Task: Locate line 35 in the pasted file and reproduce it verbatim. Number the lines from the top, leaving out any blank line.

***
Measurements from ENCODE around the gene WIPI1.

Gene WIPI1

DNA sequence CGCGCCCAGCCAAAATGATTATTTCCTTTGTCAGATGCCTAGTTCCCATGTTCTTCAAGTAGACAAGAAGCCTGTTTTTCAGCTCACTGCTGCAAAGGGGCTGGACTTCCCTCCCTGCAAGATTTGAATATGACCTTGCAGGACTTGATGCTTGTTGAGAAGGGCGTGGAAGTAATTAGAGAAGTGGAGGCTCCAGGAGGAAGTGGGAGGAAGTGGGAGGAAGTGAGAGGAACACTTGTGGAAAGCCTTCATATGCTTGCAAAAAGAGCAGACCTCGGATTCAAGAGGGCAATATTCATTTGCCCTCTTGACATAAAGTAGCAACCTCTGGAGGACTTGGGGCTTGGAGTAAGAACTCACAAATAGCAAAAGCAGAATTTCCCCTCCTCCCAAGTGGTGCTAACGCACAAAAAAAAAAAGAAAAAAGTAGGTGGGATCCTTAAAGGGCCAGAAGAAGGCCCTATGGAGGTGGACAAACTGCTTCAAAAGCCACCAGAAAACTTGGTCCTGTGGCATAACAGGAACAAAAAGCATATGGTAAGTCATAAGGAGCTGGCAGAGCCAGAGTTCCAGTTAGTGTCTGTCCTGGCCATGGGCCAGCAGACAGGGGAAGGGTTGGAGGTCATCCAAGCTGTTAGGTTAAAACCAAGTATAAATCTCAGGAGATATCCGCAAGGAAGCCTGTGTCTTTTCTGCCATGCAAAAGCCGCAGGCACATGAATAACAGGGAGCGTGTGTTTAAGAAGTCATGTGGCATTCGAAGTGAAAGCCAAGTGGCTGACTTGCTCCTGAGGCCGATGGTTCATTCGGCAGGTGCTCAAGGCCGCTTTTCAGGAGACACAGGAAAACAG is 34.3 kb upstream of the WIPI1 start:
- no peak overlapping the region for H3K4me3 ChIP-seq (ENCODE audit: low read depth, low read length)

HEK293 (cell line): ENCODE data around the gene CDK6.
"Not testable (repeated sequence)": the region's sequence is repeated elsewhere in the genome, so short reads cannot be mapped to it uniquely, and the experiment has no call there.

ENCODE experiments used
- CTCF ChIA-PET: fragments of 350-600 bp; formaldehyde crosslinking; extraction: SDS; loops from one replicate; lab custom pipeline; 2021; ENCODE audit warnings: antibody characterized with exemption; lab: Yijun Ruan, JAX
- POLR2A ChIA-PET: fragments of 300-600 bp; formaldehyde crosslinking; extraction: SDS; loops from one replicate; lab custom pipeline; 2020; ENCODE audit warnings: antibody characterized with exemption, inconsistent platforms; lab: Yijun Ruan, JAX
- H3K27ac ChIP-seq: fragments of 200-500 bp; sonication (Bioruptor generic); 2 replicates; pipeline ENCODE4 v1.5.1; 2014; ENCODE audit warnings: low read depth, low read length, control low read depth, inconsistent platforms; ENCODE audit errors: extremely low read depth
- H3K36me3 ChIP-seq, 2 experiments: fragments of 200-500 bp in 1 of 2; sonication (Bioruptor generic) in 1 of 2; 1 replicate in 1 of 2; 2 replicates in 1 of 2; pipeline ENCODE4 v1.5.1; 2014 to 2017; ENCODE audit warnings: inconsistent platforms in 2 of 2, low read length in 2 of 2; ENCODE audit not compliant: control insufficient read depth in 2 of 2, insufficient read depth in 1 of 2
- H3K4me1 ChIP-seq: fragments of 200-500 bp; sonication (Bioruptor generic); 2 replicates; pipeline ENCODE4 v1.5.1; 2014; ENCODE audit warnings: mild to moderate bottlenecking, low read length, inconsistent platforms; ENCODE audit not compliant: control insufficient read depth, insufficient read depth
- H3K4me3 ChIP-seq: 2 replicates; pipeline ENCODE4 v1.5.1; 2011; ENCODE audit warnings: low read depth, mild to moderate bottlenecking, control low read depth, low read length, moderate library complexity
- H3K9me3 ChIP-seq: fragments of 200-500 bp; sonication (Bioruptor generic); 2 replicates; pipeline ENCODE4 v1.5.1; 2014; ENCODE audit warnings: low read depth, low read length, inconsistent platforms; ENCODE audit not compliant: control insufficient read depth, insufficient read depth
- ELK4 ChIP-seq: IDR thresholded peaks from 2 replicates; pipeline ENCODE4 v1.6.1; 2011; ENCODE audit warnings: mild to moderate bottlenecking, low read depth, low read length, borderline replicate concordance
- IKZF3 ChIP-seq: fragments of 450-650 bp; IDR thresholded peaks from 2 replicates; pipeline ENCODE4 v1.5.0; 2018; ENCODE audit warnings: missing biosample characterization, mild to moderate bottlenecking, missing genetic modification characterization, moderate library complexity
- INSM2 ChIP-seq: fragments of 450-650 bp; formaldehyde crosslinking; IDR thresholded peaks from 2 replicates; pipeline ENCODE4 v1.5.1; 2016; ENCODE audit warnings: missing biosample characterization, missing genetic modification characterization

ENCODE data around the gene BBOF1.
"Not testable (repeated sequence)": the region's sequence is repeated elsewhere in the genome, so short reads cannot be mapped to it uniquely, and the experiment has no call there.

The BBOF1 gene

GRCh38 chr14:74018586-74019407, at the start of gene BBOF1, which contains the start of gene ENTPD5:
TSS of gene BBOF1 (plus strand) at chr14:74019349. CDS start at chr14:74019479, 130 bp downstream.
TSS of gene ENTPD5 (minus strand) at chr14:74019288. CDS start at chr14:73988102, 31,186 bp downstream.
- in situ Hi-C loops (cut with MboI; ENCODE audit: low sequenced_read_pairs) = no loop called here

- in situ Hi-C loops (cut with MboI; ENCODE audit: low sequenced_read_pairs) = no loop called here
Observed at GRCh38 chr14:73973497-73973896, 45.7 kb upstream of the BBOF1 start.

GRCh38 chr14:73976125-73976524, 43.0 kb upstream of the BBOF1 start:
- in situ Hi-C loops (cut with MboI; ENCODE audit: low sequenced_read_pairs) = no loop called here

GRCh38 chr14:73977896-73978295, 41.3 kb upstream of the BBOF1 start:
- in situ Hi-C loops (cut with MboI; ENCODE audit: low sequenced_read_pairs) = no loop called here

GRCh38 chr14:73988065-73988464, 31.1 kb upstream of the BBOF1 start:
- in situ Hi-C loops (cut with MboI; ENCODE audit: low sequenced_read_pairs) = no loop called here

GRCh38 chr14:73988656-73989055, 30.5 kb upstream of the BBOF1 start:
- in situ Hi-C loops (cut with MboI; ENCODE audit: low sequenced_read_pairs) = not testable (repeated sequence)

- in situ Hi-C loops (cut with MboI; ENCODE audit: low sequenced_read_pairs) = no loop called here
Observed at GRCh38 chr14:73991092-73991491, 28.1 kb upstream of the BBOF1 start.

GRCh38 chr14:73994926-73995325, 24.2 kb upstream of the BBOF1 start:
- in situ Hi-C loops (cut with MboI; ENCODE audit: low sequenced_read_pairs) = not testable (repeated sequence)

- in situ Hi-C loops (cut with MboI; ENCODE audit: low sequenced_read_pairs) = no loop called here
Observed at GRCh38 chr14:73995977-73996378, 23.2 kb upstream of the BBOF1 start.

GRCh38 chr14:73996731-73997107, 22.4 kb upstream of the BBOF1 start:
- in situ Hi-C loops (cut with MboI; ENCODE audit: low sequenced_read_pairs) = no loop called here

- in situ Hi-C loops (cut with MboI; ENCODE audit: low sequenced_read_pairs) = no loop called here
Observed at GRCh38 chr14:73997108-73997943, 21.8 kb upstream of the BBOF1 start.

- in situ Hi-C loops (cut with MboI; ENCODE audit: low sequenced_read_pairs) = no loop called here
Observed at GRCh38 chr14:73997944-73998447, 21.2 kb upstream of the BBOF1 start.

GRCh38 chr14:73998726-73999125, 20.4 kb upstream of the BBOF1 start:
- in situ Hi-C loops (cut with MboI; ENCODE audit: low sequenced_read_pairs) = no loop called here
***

- in situ Hi-C loops (cut with MboI; ENCODE audit: low sequenced_read_pairs) = no loop called here